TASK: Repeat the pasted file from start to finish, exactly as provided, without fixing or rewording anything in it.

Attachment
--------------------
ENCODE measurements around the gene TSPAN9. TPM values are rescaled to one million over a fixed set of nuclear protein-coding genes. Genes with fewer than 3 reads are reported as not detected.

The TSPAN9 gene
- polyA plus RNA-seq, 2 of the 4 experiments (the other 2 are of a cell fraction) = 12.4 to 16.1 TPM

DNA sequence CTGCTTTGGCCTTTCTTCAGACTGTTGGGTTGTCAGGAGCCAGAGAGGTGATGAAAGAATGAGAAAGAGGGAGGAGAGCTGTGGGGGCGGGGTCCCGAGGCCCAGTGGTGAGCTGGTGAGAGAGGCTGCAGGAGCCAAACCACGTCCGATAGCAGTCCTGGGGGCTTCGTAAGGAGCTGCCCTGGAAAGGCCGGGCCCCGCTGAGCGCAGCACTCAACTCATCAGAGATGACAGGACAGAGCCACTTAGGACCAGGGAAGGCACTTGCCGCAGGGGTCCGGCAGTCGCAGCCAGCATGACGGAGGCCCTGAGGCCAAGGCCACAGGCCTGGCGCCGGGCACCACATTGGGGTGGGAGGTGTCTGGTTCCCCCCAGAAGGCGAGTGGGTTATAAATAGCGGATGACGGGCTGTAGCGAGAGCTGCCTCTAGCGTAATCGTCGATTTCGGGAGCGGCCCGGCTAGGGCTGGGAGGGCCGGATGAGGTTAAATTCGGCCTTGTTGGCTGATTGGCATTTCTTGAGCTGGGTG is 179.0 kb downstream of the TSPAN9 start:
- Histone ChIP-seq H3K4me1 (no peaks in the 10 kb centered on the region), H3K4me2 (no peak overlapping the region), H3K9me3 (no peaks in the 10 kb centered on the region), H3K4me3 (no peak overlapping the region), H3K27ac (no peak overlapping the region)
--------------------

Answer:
ENCODE measurements around the gene TSPAN9. TPM values are rescaled to one million over a fixed set of nuclear protein-coding genes. Genes with fewer than 3 reads are reported as not detected.

The TSPAN9 gene
- polyA plus RNA-seq, 2 of the 4 experiments (the other 2 are of a cell fraction) = 12.4 to 16.1 TPM

DNA sequence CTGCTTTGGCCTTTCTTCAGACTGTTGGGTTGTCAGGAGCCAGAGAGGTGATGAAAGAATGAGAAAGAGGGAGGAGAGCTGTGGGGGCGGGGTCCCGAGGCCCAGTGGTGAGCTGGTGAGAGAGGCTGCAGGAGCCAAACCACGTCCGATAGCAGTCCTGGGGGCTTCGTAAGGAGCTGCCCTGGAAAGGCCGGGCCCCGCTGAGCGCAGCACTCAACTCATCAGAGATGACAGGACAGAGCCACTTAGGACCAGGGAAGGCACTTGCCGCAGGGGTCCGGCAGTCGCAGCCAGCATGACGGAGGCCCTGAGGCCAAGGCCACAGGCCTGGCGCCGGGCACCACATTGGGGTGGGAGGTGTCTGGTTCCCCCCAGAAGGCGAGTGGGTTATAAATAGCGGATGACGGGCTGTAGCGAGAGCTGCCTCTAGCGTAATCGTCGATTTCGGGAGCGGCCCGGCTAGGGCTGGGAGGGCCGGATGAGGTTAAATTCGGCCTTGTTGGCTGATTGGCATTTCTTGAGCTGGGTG is 179.0 kb downstream of the TSPAN9 start:
- Histone ChIP-seq H3K4me1 (no peaks in the 10 kb centered on the region), H3K4me2 (no peak overlapping the region), H3K9me3 (no peaks in the 10 kb centered on the region), H3K4me3 (no peak overlapping the region), H3K27ac (no peak overlapping the region)